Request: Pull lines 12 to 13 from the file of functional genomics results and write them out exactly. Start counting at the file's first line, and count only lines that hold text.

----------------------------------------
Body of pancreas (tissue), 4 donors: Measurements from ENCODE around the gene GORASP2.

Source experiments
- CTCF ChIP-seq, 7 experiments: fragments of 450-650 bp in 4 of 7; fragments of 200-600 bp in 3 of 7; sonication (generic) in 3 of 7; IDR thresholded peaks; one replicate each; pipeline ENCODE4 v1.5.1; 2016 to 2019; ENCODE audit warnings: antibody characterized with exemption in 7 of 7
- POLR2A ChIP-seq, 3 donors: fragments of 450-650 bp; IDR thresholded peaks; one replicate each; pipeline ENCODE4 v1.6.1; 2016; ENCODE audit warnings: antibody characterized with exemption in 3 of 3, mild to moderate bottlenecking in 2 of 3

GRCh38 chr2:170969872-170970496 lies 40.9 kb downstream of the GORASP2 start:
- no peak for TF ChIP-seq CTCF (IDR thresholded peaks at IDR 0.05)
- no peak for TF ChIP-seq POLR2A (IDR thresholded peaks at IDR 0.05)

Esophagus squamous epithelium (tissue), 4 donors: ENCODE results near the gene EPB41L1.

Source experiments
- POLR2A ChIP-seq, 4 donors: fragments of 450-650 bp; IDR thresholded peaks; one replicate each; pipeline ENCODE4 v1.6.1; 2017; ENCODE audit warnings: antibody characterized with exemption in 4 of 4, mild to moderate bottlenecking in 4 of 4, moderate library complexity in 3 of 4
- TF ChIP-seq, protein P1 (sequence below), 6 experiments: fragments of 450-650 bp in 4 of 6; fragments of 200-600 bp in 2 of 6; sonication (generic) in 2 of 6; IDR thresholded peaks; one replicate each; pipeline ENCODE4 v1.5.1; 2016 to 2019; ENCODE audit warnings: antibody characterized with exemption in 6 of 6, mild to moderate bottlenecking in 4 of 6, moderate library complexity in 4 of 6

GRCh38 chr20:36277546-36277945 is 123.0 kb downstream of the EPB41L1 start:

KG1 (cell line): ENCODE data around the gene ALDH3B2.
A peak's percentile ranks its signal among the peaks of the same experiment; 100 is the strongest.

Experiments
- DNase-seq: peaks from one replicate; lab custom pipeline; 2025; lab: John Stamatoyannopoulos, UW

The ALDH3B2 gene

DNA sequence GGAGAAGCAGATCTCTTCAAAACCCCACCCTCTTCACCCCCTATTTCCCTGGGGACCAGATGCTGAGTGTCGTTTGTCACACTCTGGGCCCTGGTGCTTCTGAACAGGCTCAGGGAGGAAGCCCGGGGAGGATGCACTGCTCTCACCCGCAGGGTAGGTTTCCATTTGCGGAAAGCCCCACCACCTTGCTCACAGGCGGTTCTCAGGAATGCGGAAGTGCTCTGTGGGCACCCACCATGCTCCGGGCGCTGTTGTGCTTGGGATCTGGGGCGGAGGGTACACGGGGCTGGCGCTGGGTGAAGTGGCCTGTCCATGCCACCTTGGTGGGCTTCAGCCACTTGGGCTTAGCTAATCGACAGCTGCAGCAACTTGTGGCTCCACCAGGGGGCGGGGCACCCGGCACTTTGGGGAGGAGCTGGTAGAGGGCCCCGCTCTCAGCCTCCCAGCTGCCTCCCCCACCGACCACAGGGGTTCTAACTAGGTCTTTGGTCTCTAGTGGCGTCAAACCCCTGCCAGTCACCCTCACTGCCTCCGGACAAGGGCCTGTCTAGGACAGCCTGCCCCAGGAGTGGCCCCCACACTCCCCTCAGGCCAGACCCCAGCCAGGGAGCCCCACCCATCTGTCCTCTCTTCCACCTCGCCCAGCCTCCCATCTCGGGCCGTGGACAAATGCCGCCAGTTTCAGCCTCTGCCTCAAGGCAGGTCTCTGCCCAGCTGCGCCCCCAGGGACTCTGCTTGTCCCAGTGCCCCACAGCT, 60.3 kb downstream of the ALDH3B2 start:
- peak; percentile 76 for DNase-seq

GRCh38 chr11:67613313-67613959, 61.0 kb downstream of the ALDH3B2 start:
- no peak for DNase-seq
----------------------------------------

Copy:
GRCh38 chr20:36277546-36277945 is 123.0 kb downstream of the EPB41L1 start:

KG1 (cell line): ENCODE data around the gene ALDH3B2.